Most Europeans don’t trust public authorities with their personal data - The EE

Most Europeans don’t trust public authorities with their personal data

In a world driven by technology, our online personal data and how it is used is of huge concern for many of us. From the local government to police, public authorities’ databases hold a significant amount of our personal information, but do we really trust them with this data?

Interested in information privacy, Reboot Online analysed the latest data from the European Commission to discover which European citizens trust thepublic authorities in their country with personal data the least.

Reboot Online found that citizens in Spain (78%) trust the public authorities with their personal data the least.

In second position is Ireland, where 73% of people are skeptical about how public authorities in the country handle their personal data.

Belgium, France and the United Kingdom are in joint third place as 68% of citizens in each country lack confidence in the public authorities’ ability to oversee their personal data in a secure and diligent manner. In fourth spot is Bulgaria, where 67% of citizens do not have full faith in the management of their personal data by public authorities.

Luxembourg (66%) and Greece (65%) are among the other European countries where the majority of citizens mistrust the way public authorities keep and utilise their personal data, respectively ranking fifth and sixth.

On the other end in 19th place, it seems individuals in Finland are most assured by public authorities’ supervision of their personal data, with only 29% of Finns questioning the security of their personal data with public authorities.

Just above Finland is Estonia in 18th position, where 2 in 5 citizens are not entirely convinced if public authorities in the country are competently looking after their personal data.

Interestingly, on average from all the assessed countries, 61% of Europeans don’t trust public authorities with their personal data.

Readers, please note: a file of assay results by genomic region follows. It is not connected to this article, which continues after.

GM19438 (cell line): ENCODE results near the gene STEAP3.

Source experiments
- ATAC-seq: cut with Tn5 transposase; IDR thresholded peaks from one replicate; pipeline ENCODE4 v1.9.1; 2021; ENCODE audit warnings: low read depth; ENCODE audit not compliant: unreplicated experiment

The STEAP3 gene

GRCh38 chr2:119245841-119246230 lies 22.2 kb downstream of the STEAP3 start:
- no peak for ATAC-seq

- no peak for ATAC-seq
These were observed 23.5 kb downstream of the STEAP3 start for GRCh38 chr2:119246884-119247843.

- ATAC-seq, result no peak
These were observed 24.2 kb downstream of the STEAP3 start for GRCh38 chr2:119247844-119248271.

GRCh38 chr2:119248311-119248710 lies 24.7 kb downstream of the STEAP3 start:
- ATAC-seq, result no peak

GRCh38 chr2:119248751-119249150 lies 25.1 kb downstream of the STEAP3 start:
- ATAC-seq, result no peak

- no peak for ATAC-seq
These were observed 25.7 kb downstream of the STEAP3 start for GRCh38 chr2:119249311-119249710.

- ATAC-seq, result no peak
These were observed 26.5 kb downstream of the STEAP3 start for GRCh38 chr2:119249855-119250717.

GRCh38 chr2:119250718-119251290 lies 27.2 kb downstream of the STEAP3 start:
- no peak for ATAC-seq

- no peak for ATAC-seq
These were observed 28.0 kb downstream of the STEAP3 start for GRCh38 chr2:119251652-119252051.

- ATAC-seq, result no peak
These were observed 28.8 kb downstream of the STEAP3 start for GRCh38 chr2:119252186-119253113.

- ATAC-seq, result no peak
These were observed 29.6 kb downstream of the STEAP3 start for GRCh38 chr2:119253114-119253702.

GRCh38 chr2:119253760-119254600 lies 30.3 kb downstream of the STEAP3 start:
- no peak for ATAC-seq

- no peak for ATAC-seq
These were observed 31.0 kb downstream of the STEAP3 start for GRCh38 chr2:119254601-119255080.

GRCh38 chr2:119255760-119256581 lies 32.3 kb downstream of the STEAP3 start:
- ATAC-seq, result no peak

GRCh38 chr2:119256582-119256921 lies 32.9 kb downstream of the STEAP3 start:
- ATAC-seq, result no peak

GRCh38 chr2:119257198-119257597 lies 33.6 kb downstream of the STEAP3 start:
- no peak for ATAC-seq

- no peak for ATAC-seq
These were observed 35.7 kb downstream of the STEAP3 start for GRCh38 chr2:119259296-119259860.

Shai Aharony

Shai Aharony, the Co-Founder and managing director of Reboot Online commented, “Personal data is a highly sensitive issue and one that many of us care about deeply. Rightfully so, because every time we disclose personal information online, we are putting it into the trust of someone else. So, the expectation is for reputable private and public organisations to be very careful in the way they store and use our personal data.”

“This though is not always the case and this research highlights the European citizens who are most concerned about how public authorities in their country manage their personal data. Whilst the level of trust in public authorities with regards to personal data varies between countries, all private and public organisations need to be highly transparent, responsible and ethical when it comes to how they keep and utilise people’s personal data.”

Reboot Online’s top tips to better protect your personal information online:

  • Read privacy policies 

A recent study by Addictivetips.com found that an astonishing 87% of people accept privacy policies without reading them. As strenuous and boring as it sounds, get into the habit of reading the privacy policy of websites. Reading them can help with understanding how a website uses your personal information and if they share this personal information with any third parties. Avoid sites which don’t have a privacy policy, or where it is not clearly or thoroughly explained.

  • Don’t overshare on social media

For many of us social media is a key part of our everyday lives but as much as we enjoy different online platforms, be cautious not to overshare. Avoid posting personal information such as your full name, address, email, phone number and bank details on social media for your protection otherwise you could be susceptible to identity theft.

  • Think twice about public Wi-Fi

If you are using public Wi-Fi in places such as coffee shops, libraries, hotels and airports, then be very careful. Wi-Fi connections in such locations may not be encrypted, meaning any information you send across their network might not be protected and therefore, you could be vulnerable to malicious malware attacks.

  • Be aware of impersonators

In any circumstance, do not share your personal information via email or over the internet unless you know exactly who you are dealing with. If a company who you do not typically deal with asks for your personal information via these means, then go to their website and contact their customer services team to verify their authenticity.

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